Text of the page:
Last night, I cooked a very special dinner: roast pheasant with bread sauce, burnt butter and a hazelnut and witlof salad. It’s an old Damien Pignolet combination and it was absolutely delicious; the rich, gamey flavour of pheasant and brownedbutter together are divine. We don’t think of pheasant as an everyday event – it seems posh, exotic, and there’s a mystique about how to cook this game bird. But it always has a wow factor with guests, which I like.
Despite the wonderfully gamey flavour, pheasant is quite a lean bird and so it requires careful and delicate cooking. Once, I simply roasted a whole pheasant with a prune stuffing and sage butter tucked under the skin; it was delicious and surprisingly tender. The breast can tend to dry out a little, so a good knob of butter under the skin and regular basting help. Some cooks lay slices of bacon over the breast. Pot-roasting is also a good way to cook pheasant because it retains moisture. The legs are absolutely sublime braised – I have cooked them with butter, shallots, Calvados and tart green apples and finished with crème fraîche.
Pheasant farming is a relatively small industry here in Australia. Glenloth, in north-west Victoria, is one of the biggest suppliers. Ian Milburn has been breeding game birds for years and is a natural. He breeds Chinese ringnecks, which require intensive observation and management. Once they’re four weeks old, the pheasants can roam outside, protected in pens, until they reach 18-22 weeks. Farmed pheasants do not need to be hung in order to age and tenderise the meat, whereas their European cousins are truly wild and would be quite tough at any age unless they were hung. April to August is pheasant season and you can purchase them from specialist poultry suppliers and butchers.
About this time of the year I look forward to cooking traditional Blaukraut, German-style red cabbage. When I make it, I go all the way and have a German night and serve it with Schweinebraten (roast pork) and dumplings – very traditional and really delicious.
Cook finely sliced cabbage gently in a casserole with speck – or some kind of fatty smoked pork – and onions, green apples, a few cloves and a bay leaf. When the cabbage is just soft (about 1 hour), add a touch of red wine vinegar and a little sugar and keep cooking until meltingly tender. It can be made the day before because it keeps very well. It also goes happily with roast duck or quail. Red cabbage makes a really lovely coleslaw to have with, say, a poached brisket, mustard and rye sandwich. I make a dressing with caraway seeds, lemon zest, olive oil, garlic and vinegar, which is very nice and a bit un-usual. When making coleslaw, it’s best to cut the cabbage as finely as possible, sprinkle with salt and stand for 10 minutes before dressing to allow the cabbage to soften. A member of the Brassica genus, red cabbage is in season now and suits the cold weather. Look for a cabbage that is unblemished, heavy for its size and has a sheen to the leaves.
Part of the chicory family, and also known as Belgian endive or Belgian chicory, witlof is coming into season now. The Belgians developed a special technique of growing witlof to keep its pristine whiteness. It is dug up as a young plant and the roots and top are trimmed. It is then buried in sand and kept in complete darkness until the witlof spear appears. It needs to be stored in purple paper or black plastic to keep it unblemished and white.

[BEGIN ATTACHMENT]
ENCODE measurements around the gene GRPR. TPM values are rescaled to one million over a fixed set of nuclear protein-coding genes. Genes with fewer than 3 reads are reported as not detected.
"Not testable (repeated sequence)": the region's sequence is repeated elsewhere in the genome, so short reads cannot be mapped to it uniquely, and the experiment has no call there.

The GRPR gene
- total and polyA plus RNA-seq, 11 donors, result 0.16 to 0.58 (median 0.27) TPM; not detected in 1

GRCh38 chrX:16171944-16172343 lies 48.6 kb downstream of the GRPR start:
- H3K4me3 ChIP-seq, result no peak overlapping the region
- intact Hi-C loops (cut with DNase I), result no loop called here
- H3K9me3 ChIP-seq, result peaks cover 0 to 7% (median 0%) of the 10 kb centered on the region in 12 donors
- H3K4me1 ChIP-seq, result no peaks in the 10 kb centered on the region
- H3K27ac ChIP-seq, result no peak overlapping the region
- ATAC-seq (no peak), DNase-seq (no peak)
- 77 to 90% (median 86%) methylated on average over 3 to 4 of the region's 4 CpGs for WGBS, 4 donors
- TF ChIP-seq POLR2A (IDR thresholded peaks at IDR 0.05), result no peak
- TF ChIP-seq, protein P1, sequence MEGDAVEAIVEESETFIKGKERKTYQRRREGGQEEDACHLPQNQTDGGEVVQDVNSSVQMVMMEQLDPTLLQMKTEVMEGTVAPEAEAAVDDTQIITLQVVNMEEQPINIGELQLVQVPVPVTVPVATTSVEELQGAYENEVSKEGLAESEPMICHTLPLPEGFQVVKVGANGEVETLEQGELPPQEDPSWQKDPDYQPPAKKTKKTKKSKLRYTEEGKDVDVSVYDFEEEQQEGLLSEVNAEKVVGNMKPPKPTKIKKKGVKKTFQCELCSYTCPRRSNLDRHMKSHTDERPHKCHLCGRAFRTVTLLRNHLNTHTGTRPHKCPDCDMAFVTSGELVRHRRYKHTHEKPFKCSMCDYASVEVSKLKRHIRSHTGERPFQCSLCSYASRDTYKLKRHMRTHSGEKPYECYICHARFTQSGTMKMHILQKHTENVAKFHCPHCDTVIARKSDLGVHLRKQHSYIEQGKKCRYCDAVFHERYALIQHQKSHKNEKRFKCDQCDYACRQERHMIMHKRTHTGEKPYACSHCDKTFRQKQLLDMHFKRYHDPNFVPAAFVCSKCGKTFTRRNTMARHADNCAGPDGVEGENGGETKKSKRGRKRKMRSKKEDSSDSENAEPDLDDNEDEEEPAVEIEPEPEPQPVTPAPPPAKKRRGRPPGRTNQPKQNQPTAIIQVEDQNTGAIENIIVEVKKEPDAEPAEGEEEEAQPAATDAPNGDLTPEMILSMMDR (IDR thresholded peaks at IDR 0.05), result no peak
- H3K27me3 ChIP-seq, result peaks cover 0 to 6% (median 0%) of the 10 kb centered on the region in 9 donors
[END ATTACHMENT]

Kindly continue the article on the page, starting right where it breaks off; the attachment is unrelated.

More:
This very pretty salad vegetable is a favourite of mine – a long and bulging white spear with pale golden tips, crisp and slightly bitter. It goes well with roasted walnuts or hazelnuts, young goat’s cheese, and watercress or radicchio. But witlof is also beautiful cooked – cut it in half and lay it in a shallow casserole dotted with plenty of butter, salt and pepper. Pour in just enough chicken stock or water to come halfway up the sides, cover with a lid and cook for 20 minutes, remove lid, turn over and cook until golden brown and lightly caramelised.
Known in Victoria as “Di the rhubarb lady”, Di McDonald takes her rhubarb very seriously. Grown organically in Nagambie in central Victoria, it is the finest rhubarb I have had. Di says her success in growing such fine rhubarb is in both the soil preparation – months of working in compost and manures – and the variety she has developed, which grows throughout the whole year. She sells it at various Melbourne farmers’ markets on Saturdays (including the Slow Food market at the Abbotsford Convent) and advises people how to cook it. “Cut it up into even pieces with a sharp knife. Lay in a heavy-based pot and sprinkle with raw sugar (one-quarter of the weight of rhubarb in sugar). Allow to sit for 5-10 minutes to draw out the moisture, then cook gently and stir until just soft.” Pretty simple. She says her rhubarb doesn’t need any water, but depending on your rhubarb you may need a little water to cook your compote; alternatively, orange juice or sweet wine can be lovely. It is beautiful for breakfast on muesli or porridge (as pictured above), but I especially like it just with custard.
I like to flavour rhubarb with a little vanilla bean and that’s it. Some cook it with apple, honey, even Sauternes, but I’m with Di – if you find really amazing rhubarb, it will have all the flavour you need.
Different varieties come in different colours and flavours; there are those with green-tinged stalks and those that are redder. The red tends to be sweeter, but not always – flavour is also determined by how they are grown. Variety names are rarely marketed. Most rhubarb matures in late winter to spring, but there are some varieties that will grow throughout the year. Rhubarb is best stored in damp newspaper in the fridge.
Prepare a winter menu with some of the year’s most exciting produce: posh pheasant, pretty red cabbage, elegant witlof and rosy rhubarb, suggests Brigitte Hafner.